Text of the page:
would be able to charge the same fixed fee for annual membership (perhaps £30 or
£50). It would receive matching funding from the state as a multiple of its membership
receipts. No other sources of income would be permitted. As well as getting the dirty
money out of politics, this would force political parties to reconnect with the people, to
raise their membership. It will cost less than the money wasted on corporate welfare
every day.

All lobbying should be transparent. Any meeting between those who are paid to
influence opinion (this could include political commentators like myself) and ministers,
advisers or civil servants in government should be recorded, and the transcript made
publicly available. The corporate lobby groups that pose as thinktanks should be
obliged to reveal who funds them before appearing on the broadcast media(10,11),
and if the identity of one of their funders is relevant to the issue they are discussing, it
should be mentioned on air.

Any company supplying public services would be subject to freedom of information
laws (there would be an exception for matters deemed commercially confidential by
the information commissioner). Gagging contracts would be made illegal, in the
private as well as the public sector (with the same exemption for commercial
confidentiality). Ministers and top officials should be forbidden from taking jobs in the
sectors they were charged with regulating.

But we should also think of digging deeper. Is it not time we reviewed the remarkable
gift we have granted to companies in the form of limited liability? It socialises the risks
which would otherwise be carried by a company’s owners and directors, exempting
them from the costs of the debts they incur or the disasters they cause, and
encouraging them to engage in the kind of reckless behaviour that caused the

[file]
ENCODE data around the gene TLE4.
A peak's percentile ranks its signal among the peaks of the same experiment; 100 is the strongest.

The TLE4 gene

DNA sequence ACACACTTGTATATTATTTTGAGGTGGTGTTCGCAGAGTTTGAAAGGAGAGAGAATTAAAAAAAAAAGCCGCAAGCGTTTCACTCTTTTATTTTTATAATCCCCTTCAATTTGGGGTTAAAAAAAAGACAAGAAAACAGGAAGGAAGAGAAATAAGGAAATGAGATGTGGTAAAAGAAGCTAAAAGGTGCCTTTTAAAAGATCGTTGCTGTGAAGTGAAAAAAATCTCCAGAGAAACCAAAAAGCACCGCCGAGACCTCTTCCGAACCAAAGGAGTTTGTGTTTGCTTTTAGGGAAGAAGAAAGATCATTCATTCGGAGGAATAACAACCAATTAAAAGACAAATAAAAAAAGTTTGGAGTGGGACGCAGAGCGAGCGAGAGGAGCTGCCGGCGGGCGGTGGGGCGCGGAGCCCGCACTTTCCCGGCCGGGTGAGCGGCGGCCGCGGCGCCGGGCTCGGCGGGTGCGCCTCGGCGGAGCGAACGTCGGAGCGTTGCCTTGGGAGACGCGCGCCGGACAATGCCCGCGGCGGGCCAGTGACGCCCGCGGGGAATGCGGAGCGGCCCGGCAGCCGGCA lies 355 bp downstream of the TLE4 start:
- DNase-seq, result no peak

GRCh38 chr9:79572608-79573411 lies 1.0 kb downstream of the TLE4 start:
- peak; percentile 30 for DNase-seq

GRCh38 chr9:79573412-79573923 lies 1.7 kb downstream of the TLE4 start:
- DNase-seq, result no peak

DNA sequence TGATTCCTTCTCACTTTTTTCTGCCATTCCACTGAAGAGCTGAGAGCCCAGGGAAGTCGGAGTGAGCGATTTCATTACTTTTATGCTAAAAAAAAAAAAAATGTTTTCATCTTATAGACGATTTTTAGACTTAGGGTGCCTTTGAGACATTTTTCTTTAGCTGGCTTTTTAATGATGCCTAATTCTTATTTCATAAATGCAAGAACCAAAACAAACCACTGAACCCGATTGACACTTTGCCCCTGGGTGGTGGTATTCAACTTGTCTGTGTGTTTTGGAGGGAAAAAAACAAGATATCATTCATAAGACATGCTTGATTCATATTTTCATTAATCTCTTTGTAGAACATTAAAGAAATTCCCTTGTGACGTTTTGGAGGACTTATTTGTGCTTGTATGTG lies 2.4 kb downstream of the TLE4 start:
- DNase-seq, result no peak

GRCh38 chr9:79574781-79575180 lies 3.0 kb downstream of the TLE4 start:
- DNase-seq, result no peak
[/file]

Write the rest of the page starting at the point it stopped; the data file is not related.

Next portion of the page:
financial crisis. Should the wealthy authors of the crisis, like Fred Goodwin or Matt
Ridley, not have incurred a financial penalty of their own?

We should look at how we might democratise the undemocratic institutions of global
governance, as I outlined in my book The Age of Consent(12). This could involve the
dismantling of the World Bank and the IMF, which are governed without a semblance
of democracy, and cause more crises than they solve, and their replacement with a
body rather like the international clearing union designed by John Maynard Keynes in
the 1940s, whose purpose was to prevent excessive trade surpluses and deficits from
forming, and therefore international debt from accumulating.

Instead of treaties brokered in opaque meetings between diplomats and transnational
capital (of the kind now working towards a Transatlantic Trade and Investment
partnership), which threaten democracy, the sovereignty of parliaments and the
principle of equality before the law, we should demand a set of global fair trade rules,
to which multinational companies would be subject, losing their licence to trade if they
break them. Above all perhaps, we need a directly elected world parliament, whose
purpose would be to hold other global bodies to account. In other words, instead of
only responding to an agenda set by corporations, we must propose an agenda of
our own.

This is not only about politicians, it is also about us. Corporate power has shut down
our imagination, persuading us that there is no alternative to market fundamentalism,
and that “market” is a reasonable description of a state-endorsed corporate oligarchy.
We have been persuaded that we have power only as consumers, that citizenship is
an anachronism, that changing the world is either impossible or best effected by
buying a different brand of biscuits.

Corporate power now lives within us. Confronting it means shaking off the manacles it
has imposed on our minds.